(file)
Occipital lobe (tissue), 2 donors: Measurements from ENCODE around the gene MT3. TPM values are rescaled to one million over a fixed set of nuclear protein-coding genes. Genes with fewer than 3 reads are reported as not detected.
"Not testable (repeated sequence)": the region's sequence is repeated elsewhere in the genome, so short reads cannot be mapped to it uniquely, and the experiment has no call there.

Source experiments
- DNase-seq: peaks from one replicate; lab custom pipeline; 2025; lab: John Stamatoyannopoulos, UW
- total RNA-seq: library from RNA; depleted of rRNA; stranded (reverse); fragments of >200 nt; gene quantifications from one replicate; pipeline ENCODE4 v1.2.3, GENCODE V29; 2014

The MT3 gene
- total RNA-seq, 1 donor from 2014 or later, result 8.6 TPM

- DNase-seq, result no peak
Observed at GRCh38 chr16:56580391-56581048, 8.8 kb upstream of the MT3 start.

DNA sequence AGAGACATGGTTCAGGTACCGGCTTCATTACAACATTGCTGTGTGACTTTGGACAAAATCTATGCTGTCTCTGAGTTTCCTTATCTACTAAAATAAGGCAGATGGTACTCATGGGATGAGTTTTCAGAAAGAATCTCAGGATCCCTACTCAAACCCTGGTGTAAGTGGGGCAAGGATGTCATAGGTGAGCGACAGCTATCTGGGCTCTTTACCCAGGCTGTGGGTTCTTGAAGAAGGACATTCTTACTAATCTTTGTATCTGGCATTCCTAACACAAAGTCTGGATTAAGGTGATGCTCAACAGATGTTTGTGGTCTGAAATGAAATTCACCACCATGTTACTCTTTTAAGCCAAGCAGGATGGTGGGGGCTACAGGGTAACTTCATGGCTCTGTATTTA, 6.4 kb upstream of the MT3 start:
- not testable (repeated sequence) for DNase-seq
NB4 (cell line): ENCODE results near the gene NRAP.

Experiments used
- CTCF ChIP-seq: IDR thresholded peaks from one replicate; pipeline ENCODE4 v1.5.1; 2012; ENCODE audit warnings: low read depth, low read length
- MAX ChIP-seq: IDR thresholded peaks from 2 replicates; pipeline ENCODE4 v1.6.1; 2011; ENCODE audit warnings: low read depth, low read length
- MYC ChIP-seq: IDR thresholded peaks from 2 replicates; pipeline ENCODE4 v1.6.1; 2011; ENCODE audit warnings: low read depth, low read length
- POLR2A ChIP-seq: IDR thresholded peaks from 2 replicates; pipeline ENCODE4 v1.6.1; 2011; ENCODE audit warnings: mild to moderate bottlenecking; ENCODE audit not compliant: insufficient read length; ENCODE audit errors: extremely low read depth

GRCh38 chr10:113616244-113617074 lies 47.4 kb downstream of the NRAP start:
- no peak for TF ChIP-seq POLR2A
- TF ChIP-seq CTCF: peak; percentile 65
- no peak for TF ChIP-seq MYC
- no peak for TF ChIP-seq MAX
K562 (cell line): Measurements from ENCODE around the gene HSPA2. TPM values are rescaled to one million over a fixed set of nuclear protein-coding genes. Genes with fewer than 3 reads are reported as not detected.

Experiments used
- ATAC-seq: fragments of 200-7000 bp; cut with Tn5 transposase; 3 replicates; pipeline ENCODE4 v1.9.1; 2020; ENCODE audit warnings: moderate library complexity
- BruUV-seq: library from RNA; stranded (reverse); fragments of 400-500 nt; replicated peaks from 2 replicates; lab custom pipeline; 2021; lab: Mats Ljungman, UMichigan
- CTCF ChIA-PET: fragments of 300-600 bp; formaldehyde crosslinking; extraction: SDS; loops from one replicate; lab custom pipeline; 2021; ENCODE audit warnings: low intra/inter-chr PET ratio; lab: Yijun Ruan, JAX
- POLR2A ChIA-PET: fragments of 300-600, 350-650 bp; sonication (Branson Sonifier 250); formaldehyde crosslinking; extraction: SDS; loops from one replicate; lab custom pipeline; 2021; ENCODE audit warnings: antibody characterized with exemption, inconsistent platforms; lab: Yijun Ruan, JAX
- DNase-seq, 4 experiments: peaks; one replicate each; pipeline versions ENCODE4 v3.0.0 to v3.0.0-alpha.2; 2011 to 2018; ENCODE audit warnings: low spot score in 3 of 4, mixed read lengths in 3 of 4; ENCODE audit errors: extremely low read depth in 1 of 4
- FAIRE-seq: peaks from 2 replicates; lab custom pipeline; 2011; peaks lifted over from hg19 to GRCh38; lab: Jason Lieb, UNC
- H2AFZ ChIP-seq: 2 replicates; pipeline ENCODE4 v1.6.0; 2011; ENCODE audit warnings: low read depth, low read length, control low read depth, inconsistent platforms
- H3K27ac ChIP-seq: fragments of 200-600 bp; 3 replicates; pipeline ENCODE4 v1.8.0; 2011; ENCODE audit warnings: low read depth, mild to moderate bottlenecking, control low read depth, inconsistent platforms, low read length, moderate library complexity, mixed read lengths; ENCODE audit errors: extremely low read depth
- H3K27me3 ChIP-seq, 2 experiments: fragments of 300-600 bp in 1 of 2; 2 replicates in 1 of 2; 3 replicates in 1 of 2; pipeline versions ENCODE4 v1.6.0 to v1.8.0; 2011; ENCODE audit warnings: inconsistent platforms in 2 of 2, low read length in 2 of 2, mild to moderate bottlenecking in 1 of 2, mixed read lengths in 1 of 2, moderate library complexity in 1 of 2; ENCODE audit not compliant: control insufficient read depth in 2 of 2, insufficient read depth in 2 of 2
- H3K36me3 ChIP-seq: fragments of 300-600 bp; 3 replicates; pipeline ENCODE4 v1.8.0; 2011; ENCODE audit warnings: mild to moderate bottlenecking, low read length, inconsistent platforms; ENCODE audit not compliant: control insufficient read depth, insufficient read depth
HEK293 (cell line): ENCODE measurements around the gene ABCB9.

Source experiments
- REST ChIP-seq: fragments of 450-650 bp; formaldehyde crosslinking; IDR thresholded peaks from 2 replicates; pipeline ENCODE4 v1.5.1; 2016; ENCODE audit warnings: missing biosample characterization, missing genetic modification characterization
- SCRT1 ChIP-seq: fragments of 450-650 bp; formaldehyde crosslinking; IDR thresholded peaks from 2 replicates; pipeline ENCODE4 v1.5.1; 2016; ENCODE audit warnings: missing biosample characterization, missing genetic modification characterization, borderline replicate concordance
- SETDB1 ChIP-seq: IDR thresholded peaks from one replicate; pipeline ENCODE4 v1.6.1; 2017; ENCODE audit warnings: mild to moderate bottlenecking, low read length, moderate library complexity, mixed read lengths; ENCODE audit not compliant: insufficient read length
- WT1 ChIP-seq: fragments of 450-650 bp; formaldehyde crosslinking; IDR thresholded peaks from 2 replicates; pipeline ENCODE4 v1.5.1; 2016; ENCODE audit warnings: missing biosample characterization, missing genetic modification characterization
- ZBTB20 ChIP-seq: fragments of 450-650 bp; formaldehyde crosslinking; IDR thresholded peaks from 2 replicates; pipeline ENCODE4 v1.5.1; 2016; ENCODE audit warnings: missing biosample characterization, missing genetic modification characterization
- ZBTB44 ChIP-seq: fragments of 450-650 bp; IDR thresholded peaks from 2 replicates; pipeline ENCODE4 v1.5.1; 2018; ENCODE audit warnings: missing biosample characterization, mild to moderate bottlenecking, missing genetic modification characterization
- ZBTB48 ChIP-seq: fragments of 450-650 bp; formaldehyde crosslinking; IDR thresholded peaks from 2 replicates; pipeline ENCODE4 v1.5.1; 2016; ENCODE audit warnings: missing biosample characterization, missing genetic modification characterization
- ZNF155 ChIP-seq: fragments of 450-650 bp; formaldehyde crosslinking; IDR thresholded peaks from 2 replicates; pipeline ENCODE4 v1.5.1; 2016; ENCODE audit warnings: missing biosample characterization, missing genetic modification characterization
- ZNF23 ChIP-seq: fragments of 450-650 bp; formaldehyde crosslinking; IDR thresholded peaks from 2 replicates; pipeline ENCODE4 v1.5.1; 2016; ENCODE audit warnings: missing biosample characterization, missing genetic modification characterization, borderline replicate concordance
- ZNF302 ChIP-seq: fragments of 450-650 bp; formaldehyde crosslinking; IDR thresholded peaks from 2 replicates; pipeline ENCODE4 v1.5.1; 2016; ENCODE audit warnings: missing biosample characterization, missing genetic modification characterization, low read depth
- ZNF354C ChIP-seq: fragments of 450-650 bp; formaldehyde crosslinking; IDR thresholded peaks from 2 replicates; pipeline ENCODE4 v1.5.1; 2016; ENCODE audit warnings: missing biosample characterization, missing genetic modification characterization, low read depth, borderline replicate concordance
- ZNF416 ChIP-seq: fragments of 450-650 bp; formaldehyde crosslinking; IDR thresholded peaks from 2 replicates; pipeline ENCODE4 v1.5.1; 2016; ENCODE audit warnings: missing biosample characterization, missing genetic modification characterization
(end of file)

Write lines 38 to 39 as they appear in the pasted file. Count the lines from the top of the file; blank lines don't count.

- SCRT1 ChIP-seq: fragments of 450-650 bp; formaldehyde crosslinking; IDR thresholded peaks from 2 replicates; pipeline ENCODE4 v1.5.1; 2016; ENCODE audit warnings: missing biosample characterization, missing genetic modification characterization, borderline replicate concordance
- SETDB1 ChIP-seq: IDR thresholded peaks from one replicate; pipeline ENCODE4 v1.6.1; 2017; ENCODE audit warnings: mild to moderate bottlenecking, low read length, moderate library complexity, mixed read lengths; ENCODE audit not compliant: insufficient read length